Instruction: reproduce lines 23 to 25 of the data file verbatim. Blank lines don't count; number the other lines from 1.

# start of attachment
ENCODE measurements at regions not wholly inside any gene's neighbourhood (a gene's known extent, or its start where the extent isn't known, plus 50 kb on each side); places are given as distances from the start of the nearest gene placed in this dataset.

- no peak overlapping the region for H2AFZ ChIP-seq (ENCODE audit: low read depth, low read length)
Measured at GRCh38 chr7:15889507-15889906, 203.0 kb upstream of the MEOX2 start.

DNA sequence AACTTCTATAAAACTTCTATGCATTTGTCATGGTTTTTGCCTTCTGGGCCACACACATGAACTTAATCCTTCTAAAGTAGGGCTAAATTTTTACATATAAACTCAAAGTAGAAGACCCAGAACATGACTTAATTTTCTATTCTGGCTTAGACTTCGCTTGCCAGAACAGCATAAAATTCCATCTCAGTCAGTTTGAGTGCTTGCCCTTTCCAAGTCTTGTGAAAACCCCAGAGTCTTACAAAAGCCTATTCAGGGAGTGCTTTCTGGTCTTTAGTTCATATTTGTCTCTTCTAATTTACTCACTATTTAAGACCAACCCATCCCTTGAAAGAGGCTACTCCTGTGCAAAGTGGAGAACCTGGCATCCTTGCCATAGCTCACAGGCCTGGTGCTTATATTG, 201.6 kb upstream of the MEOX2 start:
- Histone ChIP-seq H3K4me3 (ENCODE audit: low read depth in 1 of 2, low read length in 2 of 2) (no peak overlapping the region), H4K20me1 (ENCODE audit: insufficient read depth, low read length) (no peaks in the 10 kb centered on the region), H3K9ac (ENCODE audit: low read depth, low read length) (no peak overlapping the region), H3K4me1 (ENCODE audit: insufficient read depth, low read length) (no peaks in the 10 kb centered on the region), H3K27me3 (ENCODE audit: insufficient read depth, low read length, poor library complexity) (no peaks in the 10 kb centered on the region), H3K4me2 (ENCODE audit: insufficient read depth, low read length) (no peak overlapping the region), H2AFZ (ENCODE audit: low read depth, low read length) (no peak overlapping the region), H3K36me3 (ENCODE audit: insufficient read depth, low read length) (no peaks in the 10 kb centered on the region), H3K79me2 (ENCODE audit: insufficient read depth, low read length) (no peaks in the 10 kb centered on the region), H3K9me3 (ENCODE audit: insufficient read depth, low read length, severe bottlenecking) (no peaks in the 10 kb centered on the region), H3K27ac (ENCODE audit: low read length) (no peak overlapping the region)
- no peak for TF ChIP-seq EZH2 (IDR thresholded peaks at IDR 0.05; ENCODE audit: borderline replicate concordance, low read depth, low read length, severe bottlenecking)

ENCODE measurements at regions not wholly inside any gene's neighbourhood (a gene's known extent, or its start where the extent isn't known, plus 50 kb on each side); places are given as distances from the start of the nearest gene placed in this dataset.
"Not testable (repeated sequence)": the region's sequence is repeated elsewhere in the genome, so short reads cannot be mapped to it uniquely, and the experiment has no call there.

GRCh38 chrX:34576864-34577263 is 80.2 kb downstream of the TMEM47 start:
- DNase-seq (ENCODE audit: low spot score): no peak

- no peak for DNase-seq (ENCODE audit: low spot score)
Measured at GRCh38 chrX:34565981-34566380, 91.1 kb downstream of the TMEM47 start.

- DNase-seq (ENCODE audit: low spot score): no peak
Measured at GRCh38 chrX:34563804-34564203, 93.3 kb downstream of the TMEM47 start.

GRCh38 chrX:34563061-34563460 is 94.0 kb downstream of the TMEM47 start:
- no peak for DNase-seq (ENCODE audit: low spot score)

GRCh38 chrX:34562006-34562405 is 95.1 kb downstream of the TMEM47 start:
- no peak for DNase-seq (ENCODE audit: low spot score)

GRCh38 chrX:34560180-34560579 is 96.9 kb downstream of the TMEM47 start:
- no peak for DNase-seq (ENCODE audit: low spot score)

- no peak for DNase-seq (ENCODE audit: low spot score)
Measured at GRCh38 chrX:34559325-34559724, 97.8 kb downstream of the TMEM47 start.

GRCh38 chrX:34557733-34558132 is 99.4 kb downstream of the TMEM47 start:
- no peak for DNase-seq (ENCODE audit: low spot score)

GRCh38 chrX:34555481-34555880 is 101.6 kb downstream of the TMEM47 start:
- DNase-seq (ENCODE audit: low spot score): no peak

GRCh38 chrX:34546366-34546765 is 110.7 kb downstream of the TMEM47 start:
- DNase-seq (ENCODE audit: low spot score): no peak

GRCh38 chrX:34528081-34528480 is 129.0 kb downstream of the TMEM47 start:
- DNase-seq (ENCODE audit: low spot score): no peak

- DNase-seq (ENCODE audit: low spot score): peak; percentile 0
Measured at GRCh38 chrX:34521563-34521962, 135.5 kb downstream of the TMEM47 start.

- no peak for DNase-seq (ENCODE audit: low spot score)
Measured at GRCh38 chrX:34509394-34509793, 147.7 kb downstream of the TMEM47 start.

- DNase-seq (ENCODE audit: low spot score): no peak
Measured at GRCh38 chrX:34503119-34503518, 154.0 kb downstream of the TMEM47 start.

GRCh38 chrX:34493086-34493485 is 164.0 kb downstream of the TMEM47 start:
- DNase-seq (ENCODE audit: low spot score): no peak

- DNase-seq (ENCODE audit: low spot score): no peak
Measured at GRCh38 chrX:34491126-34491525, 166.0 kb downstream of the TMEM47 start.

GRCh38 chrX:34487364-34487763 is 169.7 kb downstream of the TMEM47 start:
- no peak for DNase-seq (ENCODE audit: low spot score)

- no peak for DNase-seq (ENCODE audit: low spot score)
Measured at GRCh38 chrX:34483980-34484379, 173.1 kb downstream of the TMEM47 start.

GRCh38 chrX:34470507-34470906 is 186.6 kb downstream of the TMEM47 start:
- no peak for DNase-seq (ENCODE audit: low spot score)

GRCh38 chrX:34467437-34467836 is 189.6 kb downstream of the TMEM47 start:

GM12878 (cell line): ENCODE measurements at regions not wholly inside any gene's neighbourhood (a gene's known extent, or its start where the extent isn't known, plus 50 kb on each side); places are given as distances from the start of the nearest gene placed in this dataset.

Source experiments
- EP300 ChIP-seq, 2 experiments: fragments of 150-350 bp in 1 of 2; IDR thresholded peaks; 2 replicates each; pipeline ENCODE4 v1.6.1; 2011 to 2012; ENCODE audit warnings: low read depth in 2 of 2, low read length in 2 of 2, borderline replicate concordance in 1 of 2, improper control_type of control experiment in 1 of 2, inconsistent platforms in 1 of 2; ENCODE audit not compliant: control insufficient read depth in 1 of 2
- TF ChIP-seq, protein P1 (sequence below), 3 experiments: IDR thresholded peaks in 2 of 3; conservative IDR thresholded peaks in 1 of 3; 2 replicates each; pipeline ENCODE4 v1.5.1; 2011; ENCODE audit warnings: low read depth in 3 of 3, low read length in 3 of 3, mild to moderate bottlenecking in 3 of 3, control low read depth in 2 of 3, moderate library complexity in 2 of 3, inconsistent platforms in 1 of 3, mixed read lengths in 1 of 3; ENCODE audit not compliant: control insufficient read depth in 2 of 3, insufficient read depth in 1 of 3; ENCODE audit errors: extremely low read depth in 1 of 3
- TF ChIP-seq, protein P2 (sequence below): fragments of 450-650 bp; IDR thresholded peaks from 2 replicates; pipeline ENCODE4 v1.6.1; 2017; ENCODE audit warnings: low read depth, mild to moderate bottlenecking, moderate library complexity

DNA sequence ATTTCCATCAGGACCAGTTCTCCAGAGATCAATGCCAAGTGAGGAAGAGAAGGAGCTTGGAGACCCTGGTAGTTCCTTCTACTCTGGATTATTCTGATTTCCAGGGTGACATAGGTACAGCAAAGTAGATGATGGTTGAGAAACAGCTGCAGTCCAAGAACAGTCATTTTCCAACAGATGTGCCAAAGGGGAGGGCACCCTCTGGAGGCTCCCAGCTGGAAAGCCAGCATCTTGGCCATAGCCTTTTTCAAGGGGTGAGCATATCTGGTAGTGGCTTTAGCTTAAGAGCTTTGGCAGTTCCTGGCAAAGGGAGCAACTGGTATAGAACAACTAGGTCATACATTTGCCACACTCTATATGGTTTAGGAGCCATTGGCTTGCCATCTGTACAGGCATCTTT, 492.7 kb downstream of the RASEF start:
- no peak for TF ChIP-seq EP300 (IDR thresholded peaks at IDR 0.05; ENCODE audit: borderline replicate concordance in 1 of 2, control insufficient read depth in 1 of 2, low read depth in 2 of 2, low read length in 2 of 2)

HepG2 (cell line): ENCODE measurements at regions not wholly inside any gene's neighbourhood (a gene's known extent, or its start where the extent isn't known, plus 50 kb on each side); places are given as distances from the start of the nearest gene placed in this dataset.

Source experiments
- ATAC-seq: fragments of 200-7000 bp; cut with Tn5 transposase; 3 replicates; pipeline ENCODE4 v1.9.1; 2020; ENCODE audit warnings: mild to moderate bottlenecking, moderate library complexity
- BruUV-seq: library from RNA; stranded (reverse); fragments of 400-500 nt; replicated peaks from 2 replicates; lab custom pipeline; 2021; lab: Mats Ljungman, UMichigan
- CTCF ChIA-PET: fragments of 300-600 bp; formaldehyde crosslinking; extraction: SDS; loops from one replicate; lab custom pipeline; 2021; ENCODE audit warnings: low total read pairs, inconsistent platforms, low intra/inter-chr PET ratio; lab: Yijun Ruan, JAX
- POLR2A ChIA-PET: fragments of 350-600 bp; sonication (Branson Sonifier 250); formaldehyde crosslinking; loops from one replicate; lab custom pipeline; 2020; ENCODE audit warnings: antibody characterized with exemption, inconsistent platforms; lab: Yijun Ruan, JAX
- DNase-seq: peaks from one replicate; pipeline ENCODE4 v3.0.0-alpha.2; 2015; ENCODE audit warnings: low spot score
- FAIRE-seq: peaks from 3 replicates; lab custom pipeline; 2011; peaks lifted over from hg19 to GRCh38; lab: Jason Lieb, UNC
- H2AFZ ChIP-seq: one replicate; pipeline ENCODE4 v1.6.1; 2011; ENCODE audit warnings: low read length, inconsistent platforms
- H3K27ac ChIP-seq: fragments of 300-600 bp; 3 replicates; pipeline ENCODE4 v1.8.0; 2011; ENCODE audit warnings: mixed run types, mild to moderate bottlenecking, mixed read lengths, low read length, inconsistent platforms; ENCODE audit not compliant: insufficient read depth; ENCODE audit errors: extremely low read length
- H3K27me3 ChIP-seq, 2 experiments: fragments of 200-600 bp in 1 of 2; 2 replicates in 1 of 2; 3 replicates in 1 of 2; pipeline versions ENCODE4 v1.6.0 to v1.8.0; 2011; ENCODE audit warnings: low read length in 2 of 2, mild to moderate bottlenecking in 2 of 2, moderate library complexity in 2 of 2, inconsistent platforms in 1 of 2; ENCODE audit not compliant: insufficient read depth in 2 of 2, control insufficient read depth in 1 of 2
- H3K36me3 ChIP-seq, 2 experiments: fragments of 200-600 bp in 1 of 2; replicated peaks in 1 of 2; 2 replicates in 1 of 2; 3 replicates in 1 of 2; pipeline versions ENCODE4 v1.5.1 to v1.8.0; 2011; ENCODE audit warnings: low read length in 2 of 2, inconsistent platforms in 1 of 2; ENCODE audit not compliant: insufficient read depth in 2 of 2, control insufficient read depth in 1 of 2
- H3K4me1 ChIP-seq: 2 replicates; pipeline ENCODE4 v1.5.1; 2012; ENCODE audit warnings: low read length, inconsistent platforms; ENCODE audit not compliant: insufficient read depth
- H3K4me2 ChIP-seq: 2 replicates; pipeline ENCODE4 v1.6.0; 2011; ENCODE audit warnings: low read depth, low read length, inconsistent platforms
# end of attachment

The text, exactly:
GRCh38 chrX:34557733-34558132 is 99.4 kb downstream of the TMEM47 start:
- no peak for DNase-seq (ENCODE audit: low spot score)

GRCh38 chrX:34555481-34555880 is 101.6 kb downstream of the TMEM47 start: